An invitation to pick out anachronistic (or downright daffy) details in nine Mesozoic scenes.
Spotting the odd hat or potted plant, roller skates, skis, and other zingers that Solis slips into his moderately crowded cartoon scenes won’t be much of a challenge for most young dinophiles, as there are only five per spread, two of which are virtually pointed out with heavy hints delivered by a pair of human tour guides, and there is a visual key at the end. Perhaps to compensate for setting the bar so low, the author and illustrator repeatedly don’t play fair—designating the rainbow-crested Guaibasaurus specimen bogus, for instance, for the weak reason that “scientists don’t think [its crest] was rainbow colored,” and slipping a chicken and a duck in among such similarly feathered predecessors as Bambiraptor, which is even described as “look[ing] like a purple duck or chicken.” Just to muddy the waters a bit more, each picture also includes an unlikely element that is actually correct (“Omeisaurus had a neck which was four times longer than its body”), and the introductory comments include a claim that “Earth was a scorching hot, dry desert when dinosaurs first appeared,” which is both overly general about our planet’s land masses and ignores the oceans. One of the tour guides presents Asian and the other white.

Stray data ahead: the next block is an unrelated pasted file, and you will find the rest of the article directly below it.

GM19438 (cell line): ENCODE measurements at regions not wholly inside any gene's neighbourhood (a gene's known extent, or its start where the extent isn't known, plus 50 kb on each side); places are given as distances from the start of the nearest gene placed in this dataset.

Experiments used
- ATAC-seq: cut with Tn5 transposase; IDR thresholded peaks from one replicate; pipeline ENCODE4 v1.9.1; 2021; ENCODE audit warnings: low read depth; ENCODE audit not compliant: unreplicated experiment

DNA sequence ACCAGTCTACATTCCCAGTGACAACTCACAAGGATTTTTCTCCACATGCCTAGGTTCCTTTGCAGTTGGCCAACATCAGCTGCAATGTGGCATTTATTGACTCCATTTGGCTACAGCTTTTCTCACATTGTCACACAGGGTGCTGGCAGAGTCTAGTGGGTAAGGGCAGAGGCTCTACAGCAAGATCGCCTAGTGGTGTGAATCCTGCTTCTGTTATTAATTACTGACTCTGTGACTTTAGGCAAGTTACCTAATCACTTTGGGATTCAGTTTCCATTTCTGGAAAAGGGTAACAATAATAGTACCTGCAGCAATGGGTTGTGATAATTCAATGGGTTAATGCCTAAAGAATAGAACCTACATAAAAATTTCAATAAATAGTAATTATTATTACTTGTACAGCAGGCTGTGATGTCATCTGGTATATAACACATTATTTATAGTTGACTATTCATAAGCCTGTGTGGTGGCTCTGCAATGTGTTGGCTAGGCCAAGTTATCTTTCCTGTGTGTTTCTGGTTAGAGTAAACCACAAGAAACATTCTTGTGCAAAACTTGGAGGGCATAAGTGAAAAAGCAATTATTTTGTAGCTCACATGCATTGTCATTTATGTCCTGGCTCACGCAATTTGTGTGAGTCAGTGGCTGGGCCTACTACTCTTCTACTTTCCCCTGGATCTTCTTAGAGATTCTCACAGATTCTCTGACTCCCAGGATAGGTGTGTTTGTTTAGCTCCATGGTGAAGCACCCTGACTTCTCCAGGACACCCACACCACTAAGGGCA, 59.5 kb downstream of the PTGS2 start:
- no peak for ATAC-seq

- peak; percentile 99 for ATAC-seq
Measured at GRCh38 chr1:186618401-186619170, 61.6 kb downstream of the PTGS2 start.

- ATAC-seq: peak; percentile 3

Thin on both fun and facts. (Picture book. 6-8)